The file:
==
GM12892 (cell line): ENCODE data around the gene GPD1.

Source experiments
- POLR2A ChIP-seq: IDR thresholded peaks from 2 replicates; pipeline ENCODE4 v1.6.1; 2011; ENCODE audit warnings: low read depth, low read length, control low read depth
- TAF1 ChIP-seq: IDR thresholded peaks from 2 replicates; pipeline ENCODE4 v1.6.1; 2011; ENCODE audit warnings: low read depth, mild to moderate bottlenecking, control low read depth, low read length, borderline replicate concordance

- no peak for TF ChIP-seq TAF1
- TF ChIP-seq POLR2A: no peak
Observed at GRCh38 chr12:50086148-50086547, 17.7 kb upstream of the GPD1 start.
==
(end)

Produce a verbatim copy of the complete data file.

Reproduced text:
GM12892 (cell line): ENCODE data around the gene GPD1.

Source experiments
- POLR2A ChIP-seq: IDR thresholded peaks from 2 replicates; pipeline ENCODE4 v1.6.1; 2011; ENCODE audit warnings: low read depth, low read length, control low read depth
- TAF1 ChIP-seq: IDR thresholded peaks from 2 replicates; pipeline ENCODE4 v1.6.1; 2011; ENCODE audit warnings: low read depth, mild to moderate bottlenecking, control low read depth, low read length, borderline replicate concordance

- no peak for TF ChIP-seq TAF1
- TF ChIP-seq POLR2A: no peak
Observed at GRCh38 chr12:50086148-50086547, 17.7 kb upstream of the GPD1 start.